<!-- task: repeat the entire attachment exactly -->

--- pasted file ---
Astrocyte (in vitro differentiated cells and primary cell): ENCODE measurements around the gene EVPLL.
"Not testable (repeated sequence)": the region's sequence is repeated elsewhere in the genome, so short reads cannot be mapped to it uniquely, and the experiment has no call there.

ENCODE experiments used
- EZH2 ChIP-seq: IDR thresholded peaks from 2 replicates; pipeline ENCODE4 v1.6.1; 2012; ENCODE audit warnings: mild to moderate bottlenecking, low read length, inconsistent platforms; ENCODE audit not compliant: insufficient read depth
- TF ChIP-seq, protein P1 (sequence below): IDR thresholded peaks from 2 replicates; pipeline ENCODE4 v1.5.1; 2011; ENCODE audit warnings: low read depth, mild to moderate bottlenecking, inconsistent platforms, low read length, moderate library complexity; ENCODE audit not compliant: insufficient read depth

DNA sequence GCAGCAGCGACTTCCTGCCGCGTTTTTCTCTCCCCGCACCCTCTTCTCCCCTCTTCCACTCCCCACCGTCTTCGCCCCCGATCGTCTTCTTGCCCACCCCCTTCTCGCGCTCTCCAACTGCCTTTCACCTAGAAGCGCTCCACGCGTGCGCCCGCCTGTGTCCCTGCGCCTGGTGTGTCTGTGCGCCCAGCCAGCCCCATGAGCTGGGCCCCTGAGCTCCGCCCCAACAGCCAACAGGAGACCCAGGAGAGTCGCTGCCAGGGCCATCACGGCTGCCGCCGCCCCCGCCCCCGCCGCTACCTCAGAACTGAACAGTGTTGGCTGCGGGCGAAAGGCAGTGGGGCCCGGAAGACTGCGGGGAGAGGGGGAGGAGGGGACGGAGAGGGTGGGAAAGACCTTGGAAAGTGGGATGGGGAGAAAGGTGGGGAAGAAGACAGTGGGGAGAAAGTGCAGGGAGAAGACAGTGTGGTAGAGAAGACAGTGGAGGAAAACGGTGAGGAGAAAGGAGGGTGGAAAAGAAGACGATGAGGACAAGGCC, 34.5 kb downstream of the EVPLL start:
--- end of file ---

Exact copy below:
Astrocyte (in vitro differentiated cells and primary cell): ENCODE measurements around the gene EVPLL.
"Not testable (repeated sequence)": the region's sequence is repeated elsewhere in the genome, so short reads cannot be mapped to it uniquely, and the experiment has no call there.

ENCODE experiments used
- EZH2 ChIP-seq: IDR thresholded peaks from 2 replicates; pipeline ENCODE4 v1.6.1; 2012; ENCODE audit warnings: mild to moderate bottlenecking, low read length, inconsistent platforms; ENCODE audit not compliant: insufficient read depth
- TF ChIP-seq, protein P1 (sequence below): IDR thresholded peaks from 2 replicates; pipeline ENCODE4 v1.5.1; 2011; ENCODE audit warnings: low read depth, mild to moderate bottlenecking, inconsistent platforms, low read length, moderate library complexity; ENCODE audit not compliant: insufficient read depth

DNA sequence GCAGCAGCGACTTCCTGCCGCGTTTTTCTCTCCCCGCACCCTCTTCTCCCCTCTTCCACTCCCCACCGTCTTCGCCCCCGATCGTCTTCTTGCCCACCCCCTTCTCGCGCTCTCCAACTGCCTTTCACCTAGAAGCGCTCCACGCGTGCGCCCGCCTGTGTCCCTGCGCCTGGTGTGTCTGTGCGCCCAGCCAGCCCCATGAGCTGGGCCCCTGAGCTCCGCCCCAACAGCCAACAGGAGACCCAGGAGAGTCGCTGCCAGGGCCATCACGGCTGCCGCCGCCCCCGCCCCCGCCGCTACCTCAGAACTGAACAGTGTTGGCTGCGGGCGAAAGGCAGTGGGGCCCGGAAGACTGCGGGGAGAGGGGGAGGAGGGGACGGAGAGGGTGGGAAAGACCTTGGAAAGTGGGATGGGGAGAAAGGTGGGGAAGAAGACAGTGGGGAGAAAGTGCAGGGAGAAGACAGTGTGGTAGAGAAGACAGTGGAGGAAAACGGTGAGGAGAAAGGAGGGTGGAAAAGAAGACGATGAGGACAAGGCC, 34.5 kb downstream of the EVPLL start: